The Frericks Center has been home to some big-gasp moments over the years.
Long ago — when the place was known as the UD Fieldhouse — some of the Dayton Flyers’ most stirring basketball victories happened there.
These days the court hosts the perennially-powerful UD women’s volleyball team.
Yet over the decades there have been few moments filled with more surprise, more warmth, more youthful glee than the one that played out there eight mornings ago at what was called a “Day to Dream.”
Fifty kids in need, selected by various social agencies and schools, were brought with their families to the storied building on the University of Dayton campus for a hidden “gift” that would impact their lives.
The event — a collaboration between the charity Secret Smiles of Dayton, Morris Furniture Company and the United Way — began with a breakfast provided by Chick-fil-A, which also brought along its cow mascots to dance with the kids and build the celebratory mood.
Then everyone took a seat on one side of a big curtain that stretched across the floor of the old arena. A countdown began and when the curtain was pulled back, there were rows of brand new beds made up with crisp sheets, comforters, fluffy pillows and pillow cases that bore the Secret Smiles’ mantra “Dream Big.”
Atop each bed was also a stuffed animal and some story books, everything that helps a child get a good, comfortable night’s sleep.
That’s something none of these children had been assured of and why there were squeals of delight and cheers and even some parents’ tears as the kids ran to the beds, looking for the one that bore their nametag.
Tracy Janess, president of Secret Smiles, said several years ago her organization was stunned to discover the number of children in the Dayton-area who had no beds and slept instead on the floor, on a couch or maybe in a chair.
There were a multitude of reasons: poverty, abuse, homelessness or just simply hard times and bad luck.
“By lifting a child off the floor into a warm, cozy bed, we hope to lift their spirits and restore some dignity as well as put a smile on their face as they fall asleep at night,” is the way the Secret Smiles mission statement puts it.
As Tracy watched the scene unfold at the Frericks Center, she knew two things were happening:
The collaborative effort was helping uplift children and their families.
And she was keeping alive the legacy of her late sister, Kristy.
A UD grad like Tracy and the inspiration for the Secret Smiles effort in Dayton, Kristry Irvine Ryan was 30 and newly married when she was killed in the terrorist attacks on the World Trade Center on Sept. 11, 2001.
Some three years before that, Kristy and her friend Meredith O’Neill Hassett had begun a good deeds effort for school kids and their families in Harlem, where Meredith taught at P.S, 154.
They were expanding that effort when Kristy was killed and her death left everyone — from her family in Huntington, Long Island and in Shelby County to her new husband and her old friends from UD — with a numbing sense of loss.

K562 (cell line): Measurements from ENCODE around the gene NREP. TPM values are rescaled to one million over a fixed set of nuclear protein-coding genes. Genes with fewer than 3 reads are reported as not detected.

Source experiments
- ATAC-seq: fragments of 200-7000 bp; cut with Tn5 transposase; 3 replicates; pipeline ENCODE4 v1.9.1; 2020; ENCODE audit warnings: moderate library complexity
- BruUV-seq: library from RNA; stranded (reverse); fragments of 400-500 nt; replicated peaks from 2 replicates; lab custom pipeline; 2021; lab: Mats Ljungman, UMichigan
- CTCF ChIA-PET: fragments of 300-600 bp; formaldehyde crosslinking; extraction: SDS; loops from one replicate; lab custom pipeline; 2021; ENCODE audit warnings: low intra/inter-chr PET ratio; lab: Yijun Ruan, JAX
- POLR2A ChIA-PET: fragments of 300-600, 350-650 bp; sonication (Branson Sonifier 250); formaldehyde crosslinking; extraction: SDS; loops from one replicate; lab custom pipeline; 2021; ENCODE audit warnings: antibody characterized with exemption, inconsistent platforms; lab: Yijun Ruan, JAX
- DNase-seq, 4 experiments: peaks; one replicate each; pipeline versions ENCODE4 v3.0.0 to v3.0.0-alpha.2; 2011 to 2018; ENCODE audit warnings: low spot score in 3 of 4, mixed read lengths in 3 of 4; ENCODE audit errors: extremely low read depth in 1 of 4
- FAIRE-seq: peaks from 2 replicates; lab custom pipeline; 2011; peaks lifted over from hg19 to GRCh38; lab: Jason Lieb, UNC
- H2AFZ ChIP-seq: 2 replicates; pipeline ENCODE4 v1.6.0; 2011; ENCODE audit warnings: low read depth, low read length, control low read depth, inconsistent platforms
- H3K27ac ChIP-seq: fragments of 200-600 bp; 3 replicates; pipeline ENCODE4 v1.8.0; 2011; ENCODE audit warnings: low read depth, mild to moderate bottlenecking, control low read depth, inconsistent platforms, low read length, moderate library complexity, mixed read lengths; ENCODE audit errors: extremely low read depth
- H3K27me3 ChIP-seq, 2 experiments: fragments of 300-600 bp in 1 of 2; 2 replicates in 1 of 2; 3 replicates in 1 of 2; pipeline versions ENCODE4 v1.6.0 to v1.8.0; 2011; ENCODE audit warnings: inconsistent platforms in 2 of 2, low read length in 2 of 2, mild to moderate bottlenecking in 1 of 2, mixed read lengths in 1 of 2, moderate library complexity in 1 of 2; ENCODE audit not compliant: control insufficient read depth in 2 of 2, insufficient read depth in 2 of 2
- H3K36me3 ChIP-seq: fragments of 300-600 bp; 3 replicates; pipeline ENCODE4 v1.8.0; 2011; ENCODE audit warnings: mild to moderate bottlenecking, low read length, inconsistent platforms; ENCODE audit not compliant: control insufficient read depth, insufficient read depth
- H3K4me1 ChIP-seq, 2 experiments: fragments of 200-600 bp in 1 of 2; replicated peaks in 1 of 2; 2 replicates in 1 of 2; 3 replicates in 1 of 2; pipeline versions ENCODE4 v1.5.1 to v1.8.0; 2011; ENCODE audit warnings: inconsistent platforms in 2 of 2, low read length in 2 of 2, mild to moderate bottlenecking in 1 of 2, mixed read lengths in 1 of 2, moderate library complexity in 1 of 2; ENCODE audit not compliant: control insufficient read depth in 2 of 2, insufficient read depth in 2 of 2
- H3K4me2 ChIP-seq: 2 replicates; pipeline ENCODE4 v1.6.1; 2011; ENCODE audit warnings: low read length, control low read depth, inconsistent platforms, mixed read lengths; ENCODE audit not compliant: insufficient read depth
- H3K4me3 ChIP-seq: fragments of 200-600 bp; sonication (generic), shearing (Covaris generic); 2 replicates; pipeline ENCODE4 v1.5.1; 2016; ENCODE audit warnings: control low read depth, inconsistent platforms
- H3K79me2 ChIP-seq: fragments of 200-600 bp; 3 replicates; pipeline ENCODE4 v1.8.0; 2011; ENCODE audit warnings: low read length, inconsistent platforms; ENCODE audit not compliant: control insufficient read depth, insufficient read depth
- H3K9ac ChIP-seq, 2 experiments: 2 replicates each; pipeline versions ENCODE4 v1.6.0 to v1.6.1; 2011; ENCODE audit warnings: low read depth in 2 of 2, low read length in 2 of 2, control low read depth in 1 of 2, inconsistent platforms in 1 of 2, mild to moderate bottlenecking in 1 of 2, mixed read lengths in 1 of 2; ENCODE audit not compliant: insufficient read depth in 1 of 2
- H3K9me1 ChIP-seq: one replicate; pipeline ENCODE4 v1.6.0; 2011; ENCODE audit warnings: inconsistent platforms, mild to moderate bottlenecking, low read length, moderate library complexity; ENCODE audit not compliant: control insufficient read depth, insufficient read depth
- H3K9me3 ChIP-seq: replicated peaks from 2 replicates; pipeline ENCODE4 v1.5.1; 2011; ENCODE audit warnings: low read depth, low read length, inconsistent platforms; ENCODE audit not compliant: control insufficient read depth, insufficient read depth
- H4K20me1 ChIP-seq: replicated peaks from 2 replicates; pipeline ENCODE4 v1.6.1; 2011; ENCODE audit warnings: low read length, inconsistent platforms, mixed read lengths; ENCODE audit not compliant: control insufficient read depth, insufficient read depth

For Tracy, who lives in Kettering and was left reeling, there was an initial call to action to both help the people of New York and, in the process, try to heal some from the death of her younger sister.
She teamed up with other members of the Junior League of Dayton — the women’s group dedicated to volunteerism and charity issues — and they held a small fund-raiser and sent various household items to New Yorkers.
Eventually that effort would morph into the Secret Smiles of Dayton, which now so fully embraces children in the Miami Valley. To date the group has provided 6,000 new beds and bedding for local kids, including a record 1,000 beds in 2017 alone.
Not long after her sister was killed, Tracy — then with more hopefulness than concrete belief — told me: “No matter what happens, no matter how evil something is, I believe goodness will prevail.”
Since then, she’s seen goodness take many shapes:
• It’s there in the women who run Secret Smiles. They’re all moms and members of our community and unpaid volunteers trying to help others.
• She sees goodness in Larry Klaben, the president of Morris Furniture, and his employees and the way they have embraced the Secret Smiles effort.
Thanks to Klaben, the company — which also has made substantial monetary contributions as well as giving a percentage of all its bed sales to the charity — provides all the beds and cribs to Secret Smiles at cost and then delivers and sets them up for free.
• She saw it in former University of Dayton basketball coach Brian Gregory and his wife Yvette, who fully supported Secret Smiles in a number of ways. They opened their home for fund-raisers.
Yvette was a Secret Smiles board member and Brian led a silent auction at Flanagan’s Pub. He also helped initiate a donation challenge between Dayton and Xavier students at UD Arena.
And with no fanfare, he quietly delivered beds to people in need.
Today — although he left UD eight seasons ago and now is the head coach of the University of South Florida — Gregory and his wife still donate generously to Secret Smiles of Dayton and, when called on, Yvette still helps with online orders.
• And Tracy also sees the goodness in the way the recipients of the beds respond.
“After everyone left the Frericks Center the other day there was one family of children who stayed and helped clean up,” Tracy said. “They were so appreciative. Their stories might be sad, but their dreams are no different than yours and mine.